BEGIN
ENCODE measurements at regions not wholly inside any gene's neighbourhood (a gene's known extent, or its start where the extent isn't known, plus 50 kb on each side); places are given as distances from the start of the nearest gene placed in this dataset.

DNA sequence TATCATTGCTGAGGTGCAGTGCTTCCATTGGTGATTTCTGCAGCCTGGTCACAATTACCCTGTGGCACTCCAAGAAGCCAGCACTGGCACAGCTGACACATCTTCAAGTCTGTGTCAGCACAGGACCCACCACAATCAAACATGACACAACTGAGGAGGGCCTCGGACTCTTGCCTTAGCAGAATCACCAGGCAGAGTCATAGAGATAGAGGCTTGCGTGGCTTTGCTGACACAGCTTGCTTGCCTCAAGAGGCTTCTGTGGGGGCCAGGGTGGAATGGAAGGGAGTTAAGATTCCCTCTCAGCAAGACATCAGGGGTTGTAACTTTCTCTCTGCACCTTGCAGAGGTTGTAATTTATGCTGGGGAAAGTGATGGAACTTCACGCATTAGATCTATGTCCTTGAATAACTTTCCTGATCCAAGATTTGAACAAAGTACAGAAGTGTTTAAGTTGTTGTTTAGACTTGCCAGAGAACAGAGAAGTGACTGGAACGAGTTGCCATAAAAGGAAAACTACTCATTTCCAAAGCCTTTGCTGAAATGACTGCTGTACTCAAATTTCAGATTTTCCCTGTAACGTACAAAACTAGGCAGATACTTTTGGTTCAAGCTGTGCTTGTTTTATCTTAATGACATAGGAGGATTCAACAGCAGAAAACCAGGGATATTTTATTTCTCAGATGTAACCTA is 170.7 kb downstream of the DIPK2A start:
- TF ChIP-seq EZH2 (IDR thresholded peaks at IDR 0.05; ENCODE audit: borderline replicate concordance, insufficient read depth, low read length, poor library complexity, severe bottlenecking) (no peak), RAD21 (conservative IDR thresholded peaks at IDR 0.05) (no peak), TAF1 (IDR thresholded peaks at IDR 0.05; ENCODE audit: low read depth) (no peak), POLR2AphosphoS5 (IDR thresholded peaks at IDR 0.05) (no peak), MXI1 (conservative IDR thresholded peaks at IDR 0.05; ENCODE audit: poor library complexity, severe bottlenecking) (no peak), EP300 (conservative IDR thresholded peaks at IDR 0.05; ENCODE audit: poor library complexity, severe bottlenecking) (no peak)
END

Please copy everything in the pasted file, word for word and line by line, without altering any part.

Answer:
ENCODE measurements at regions not wholly inside any gene's neighbourhood (a gene's known extent, or its start where the extent isn't known, plus 50 kb on each side); places are given as distances from the start of the nearest gene placed in this dataset.

DNA sequence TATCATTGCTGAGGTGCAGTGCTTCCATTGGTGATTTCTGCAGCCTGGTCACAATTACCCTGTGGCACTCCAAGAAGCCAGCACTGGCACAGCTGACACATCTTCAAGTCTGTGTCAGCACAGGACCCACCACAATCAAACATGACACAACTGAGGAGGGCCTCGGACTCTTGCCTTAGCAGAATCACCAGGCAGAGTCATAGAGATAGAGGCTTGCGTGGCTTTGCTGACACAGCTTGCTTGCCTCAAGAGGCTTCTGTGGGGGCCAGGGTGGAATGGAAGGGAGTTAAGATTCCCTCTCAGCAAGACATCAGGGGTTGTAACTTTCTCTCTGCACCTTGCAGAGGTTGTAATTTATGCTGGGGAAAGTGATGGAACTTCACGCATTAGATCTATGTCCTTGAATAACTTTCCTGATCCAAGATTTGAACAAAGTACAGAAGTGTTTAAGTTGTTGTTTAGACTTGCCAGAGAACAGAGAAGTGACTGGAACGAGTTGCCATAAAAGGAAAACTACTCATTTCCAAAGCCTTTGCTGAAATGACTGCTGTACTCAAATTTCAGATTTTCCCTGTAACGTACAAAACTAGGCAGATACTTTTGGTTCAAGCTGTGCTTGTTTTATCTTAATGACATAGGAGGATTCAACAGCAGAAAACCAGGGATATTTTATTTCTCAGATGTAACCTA is 170.7 kb downstream of the DIPK2A start:
- TF ChIP-seq EZH2 (IDR thresholded peaks at IDR 0.05; ENCODE audit: borderline replicate concordance, insufficient read depth, low read length, poor library complexity, severe bottlenecking) (no peak), RAD21 (conservative IDR thresholded peaks at IDR 0.05) (no peak), TAF1 (IDR thresholded peaks at IDR 0.05; ENCODE audit: low read depth) (no peak), POLR2AphosphoS5 (IDR thresholded peaks at IDR 0.05) (no peak), MXI1 (conservative IDR thresholded peaks at IDR 0.05; ENCODE audit: poor library complexity, severe bottlenecking) (no peak), EP300 (conservative IDR thresholded peaks at IDR 0.05; ENCODE audit: poor library complexity, severe bottlenecking) (no peak)